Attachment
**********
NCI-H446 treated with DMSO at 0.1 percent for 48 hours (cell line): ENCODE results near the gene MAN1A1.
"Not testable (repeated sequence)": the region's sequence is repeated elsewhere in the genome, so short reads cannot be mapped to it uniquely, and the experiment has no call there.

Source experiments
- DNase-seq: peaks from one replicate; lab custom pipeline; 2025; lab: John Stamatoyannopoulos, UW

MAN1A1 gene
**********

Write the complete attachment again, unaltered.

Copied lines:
NCI-H446 treated with DMSO at 0.1 percent for 48 hours (cell line): ENCODE results near the gene MAN1A1.
"Not testable (repeated sequence)": the region's sequence is repeated elsewhere in the genome, so short reads cannot be mapped to it uniquely, and the experiment has no call there.

Source experiments
- DNase-seq: peaks from one replicate; lab custom pipeline; 2025; lab: John Stamatoyannopoulos, UW

MAN1A1 gene